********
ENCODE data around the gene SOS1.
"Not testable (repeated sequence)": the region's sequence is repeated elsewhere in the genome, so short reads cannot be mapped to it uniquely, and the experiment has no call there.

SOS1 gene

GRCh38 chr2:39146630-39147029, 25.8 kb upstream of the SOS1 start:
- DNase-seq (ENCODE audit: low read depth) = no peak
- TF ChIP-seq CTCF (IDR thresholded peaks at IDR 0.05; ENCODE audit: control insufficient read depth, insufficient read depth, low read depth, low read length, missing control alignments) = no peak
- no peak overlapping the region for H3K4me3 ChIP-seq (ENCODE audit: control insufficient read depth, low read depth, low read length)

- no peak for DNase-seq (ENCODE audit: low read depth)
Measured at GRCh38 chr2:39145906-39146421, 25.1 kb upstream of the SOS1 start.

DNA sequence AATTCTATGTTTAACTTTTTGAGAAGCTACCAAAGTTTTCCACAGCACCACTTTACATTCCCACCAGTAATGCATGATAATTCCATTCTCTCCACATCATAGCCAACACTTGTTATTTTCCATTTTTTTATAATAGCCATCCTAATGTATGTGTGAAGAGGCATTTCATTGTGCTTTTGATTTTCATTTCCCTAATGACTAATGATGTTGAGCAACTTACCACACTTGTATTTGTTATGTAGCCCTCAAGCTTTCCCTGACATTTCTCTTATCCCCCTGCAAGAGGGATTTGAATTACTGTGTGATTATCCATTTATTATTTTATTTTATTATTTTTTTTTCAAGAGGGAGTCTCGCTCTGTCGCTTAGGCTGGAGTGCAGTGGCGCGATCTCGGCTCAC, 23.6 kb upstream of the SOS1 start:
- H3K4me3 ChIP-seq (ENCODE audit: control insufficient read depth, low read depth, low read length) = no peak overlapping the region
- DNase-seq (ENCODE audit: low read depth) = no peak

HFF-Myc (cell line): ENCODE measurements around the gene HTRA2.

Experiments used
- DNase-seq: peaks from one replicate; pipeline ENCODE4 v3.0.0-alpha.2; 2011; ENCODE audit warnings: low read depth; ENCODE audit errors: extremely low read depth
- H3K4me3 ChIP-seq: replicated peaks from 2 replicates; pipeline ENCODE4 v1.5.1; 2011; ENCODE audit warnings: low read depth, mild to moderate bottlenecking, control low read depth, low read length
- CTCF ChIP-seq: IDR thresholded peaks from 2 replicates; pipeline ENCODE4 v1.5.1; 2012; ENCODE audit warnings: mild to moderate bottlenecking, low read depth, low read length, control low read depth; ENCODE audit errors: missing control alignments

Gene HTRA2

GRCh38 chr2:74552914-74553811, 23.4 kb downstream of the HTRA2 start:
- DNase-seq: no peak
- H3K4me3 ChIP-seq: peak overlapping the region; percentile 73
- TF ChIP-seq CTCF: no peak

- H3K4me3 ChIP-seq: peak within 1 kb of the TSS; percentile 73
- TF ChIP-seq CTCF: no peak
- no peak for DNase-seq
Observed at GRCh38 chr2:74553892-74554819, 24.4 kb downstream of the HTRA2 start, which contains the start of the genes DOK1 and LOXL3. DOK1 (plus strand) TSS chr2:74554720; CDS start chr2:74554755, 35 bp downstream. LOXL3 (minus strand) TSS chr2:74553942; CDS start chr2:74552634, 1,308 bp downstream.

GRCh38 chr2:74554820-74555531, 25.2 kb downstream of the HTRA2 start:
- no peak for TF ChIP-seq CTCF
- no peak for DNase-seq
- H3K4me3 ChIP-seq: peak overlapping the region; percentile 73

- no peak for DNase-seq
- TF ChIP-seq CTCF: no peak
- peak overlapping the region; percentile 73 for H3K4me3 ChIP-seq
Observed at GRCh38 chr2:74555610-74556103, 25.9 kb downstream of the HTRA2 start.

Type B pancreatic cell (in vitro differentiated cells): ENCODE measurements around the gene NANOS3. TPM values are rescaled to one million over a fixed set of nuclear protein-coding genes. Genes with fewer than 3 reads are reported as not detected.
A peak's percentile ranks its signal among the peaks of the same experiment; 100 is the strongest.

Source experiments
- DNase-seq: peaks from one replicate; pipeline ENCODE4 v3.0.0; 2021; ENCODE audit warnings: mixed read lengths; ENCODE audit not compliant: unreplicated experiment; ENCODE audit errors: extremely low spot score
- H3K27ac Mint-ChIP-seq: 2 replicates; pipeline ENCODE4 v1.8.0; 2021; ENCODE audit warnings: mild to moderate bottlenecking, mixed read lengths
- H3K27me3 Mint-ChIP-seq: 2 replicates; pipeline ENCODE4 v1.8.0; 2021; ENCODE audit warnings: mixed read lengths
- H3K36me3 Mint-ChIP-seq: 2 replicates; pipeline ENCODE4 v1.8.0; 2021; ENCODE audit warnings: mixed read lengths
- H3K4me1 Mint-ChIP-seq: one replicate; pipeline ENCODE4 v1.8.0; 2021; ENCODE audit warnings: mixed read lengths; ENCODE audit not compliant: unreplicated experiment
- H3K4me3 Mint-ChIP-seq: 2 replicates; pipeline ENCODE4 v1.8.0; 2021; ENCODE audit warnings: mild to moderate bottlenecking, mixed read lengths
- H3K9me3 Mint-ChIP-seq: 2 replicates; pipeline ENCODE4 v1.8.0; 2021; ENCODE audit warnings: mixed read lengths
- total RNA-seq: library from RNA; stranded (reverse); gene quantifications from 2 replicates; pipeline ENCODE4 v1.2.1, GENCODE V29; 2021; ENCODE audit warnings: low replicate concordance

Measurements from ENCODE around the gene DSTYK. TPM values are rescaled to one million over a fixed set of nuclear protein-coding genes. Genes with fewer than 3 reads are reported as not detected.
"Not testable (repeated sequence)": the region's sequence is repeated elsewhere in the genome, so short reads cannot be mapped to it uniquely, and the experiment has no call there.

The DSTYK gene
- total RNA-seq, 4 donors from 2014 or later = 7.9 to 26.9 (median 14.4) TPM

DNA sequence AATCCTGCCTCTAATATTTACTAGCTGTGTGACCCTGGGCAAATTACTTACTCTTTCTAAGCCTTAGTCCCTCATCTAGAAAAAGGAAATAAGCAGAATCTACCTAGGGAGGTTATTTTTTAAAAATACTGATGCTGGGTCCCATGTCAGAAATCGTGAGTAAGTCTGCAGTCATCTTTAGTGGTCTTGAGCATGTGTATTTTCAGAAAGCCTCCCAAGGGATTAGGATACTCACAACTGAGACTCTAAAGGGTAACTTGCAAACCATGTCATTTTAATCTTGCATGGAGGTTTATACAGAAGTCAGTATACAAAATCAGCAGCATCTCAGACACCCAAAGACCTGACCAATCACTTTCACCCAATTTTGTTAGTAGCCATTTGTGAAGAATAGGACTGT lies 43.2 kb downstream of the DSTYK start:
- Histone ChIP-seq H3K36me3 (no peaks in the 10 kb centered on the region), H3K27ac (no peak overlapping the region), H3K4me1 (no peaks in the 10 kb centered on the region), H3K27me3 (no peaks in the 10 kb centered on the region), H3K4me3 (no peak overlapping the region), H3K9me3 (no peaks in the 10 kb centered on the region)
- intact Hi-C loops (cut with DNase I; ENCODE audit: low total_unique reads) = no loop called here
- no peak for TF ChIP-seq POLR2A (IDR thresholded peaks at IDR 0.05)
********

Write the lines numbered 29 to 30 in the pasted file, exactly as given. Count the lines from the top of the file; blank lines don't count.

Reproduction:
- no peak for DNase-seq
- H3K4me3 ChIP-seq: peak overlapping the region; percentile 73